The People of America's Oil and Natural Gas Indusry

New Ad: Natural Gas Goes Above and Beyond

Mark Green

Mark Green
Posted June 15, 2017

Take a look at our new advertisement, communicating some of the ways natural gas plays an integral role in our daily lives: recreation, jobs, a cleaner environment, time efficiency and invention:

And more – much more than we can depict in a 30-second ad.

“Natural Gas Doesn’t Just Cook Dinner.” No, indeed.

The message follows API’s Super Bowl LI ad that launched this year’s “Power Past Impossible” campaign showing how oil and natural gas make Americans’ lives modern, more comfortable, safer, cleaner and enjoyable – while also supporting the innovation and invention that open new frontiers for our society. While gas and oil are great fuels, they’re more than just fuels.

Consider: More than 142 million Americans participated in outdoor activities in 2015, including 11.7 billion outdoor outings ranging from hiking and biking to surfing and climbing. Natural gas and oil are involved in everything from nylon tents, propane stoves and bicycles made with carbon fibers to plastic helmets.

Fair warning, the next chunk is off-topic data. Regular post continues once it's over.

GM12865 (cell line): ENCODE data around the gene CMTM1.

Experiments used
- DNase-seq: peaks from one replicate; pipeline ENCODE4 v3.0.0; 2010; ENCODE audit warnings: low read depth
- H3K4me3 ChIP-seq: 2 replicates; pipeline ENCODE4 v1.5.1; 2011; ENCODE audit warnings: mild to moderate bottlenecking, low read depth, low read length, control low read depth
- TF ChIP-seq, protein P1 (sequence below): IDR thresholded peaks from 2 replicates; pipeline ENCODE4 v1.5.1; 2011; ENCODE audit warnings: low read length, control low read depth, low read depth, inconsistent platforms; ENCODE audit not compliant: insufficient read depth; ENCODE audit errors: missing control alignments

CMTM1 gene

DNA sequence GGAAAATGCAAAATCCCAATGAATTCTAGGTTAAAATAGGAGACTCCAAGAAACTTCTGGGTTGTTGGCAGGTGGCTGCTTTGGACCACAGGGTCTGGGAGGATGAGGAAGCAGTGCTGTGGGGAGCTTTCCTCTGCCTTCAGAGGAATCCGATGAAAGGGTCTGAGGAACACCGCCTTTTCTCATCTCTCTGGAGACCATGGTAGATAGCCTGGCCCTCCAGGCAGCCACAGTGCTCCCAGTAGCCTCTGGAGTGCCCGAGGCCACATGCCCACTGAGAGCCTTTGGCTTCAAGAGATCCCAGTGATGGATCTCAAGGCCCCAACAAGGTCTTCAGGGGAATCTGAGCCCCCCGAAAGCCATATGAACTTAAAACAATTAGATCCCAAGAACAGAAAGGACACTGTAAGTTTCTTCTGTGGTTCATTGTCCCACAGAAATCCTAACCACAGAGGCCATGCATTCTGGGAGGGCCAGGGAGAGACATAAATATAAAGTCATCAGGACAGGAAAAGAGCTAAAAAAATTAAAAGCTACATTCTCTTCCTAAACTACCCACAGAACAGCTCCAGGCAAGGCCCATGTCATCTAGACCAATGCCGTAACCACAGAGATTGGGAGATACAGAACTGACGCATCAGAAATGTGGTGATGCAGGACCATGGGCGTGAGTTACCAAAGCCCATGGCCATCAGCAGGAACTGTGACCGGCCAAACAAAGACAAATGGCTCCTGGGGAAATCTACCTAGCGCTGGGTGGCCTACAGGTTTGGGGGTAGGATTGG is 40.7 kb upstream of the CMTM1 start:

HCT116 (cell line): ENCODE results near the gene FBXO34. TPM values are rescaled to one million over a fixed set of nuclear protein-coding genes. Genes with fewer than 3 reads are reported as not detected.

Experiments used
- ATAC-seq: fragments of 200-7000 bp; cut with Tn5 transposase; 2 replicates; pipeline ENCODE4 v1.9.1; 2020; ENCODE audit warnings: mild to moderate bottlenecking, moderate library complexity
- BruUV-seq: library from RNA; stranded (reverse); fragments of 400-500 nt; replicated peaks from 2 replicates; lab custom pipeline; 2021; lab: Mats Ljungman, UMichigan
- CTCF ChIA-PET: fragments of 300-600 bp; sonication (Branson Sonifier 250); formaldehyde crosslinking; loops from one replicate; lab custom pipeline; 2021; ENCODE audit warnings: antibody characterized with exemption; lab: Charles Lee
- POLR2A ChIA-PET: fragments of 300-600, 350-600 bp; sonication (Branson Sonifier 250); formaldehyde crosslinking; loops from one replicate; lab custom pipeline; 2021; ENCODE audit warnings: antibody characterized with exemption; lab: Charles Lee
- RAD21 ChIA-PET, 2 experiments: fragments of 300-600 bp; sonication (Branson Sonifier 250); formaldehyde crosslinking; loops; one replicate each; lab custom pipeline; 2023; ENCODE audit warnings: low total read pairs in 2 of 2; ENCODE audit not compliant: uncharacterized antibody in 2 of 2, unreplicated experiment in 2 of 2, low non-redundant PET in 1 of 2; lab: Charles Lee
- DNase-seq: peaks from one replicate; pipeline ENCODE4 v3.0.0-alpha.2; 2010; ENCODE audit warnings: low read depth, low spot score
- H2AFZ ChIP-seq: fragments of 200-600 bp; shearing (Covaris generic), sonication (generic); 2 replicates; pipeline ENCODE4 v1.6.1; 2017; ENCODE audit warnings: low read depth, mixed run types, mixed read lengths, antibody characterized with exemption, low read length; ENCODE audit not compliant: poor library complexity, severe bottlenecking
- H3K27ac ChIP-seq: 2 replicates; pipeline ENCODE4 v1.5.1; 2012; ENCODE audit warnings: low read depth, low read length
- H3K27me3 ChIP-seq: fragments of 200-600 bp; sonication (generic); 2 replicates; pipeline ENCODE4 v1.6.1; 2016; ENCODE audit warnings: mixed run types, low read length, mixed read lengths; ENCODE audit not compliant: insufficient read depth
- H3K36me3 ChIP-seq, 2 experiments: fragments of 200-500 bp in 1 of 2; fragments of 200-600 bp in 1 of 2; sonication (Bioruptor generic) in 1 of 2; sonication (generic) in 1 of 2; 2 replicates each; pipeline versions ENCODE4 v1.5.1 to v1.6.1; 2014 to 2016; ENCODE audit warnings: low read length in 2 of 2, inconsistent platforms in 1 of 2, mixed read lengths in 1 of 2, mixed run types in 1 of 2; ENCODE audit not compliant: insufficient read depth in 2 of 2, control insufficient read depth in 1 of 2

Our environment is better because of natural gas. The increased use of natural gas is the biggest reason U.S. emissions of carbon dioxide from power generation are near 30-year lows. Meanwhile, emissions of six principal air pollutants have dropped 65 percent since 1980. It’s noteworthy, too, that industry has invested more than $320 billion to improve the environmental performance of its products since 1990.

In these ways and others, natural gas is a big, important part of all our lives. Thanks largely to advanced hydraulic fracturing and horizontal drilling, the United States is the world’s leading producer of natural gas and oil and also the leading refiner, which means more secure supplies of the gas and oil we need every day – for the things we depend on for home, work and play, for fuel and for the ability to reach the distant horizon and beyond.



Mark Green joined API after a career in newspaper journalism, including 16 years as national editorial writer for The Oklahoman in the paper’s Washington bureau. Mark also was a reporter, copy editor and sports editor. He earned his journalism degree from the University of Oklahoma and master’s in journalism and public affairs from American University. He and his wife Pamela live in Occoquan, Va., where they enjoy their four grandchildren.